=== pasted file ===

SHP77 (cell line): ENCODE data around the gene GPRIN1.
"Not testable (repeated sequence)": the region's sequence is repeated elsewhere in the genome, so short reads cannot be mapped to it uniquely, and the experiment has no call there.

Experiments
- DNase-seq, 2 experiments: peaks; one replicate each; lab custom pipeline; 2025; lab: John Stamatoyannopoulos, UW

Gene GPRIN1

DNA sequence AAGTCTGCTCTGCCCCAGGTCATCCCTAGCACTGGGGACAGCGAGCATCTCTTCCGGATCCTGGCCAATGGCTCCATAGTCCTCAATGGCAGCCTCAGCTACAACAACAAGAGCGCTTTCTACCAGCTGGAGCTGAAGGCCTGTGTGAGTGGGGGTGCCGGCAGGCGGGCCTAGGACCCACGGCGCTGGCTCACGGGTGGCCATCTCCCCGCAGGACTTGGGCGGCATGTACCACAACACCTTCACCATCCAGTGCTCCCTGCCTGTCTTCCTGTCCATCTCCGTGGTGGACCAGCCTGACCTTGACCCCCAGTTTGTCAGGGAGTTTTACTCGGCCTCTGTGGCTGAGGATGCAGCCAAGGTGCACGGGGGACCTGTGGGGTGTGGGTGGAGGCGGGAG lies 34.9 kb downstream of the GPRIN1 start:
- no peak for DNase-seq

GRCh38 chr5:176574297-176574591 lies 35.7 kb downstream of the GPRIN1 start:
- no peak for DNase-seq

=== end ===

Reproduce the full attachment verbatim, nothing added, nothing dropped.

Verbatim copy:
SHP77 (cell line): ENCODE data around the gene GPRIN1.
"Not testable (repeated sequence)": the region's sequence is repeated elsewhere in the genome, so short reads cannot be mapped to it uniquely, and the experiment has no call there.

Experiments
- DNase-seq, 2 experiments: peaks; one replicate each; lab custom pipeline; 2025; lab: John Stamatoyannopoulos, UW

Gene GPRIN1

DNA sequence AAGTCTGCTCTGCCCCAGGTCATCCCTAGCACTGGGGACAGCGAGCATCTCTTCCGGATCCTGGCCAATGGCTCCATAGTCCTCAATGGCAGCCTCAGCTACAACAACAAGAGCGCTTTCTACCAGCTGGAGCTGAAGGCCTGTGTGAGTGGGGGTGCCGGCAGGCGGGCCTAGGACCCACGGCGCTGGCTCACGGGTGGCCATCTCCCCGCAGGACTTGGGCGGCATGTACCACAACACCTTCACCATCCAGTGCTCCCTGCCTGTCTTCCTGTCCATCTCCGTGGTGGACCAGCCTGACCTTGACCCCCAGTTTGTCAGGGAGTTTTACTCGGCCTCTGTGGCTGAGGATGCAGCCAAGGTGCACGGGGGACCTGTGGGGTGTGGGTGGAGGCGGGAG lies 34.9 kb downstream of the GPRIN1 start:
- no peak for DNase-seq

GRCh38 chr5:176574297-176574591 lies 35.7 kb downstream of the GPRIN1 start:
- no peak for DNase-seq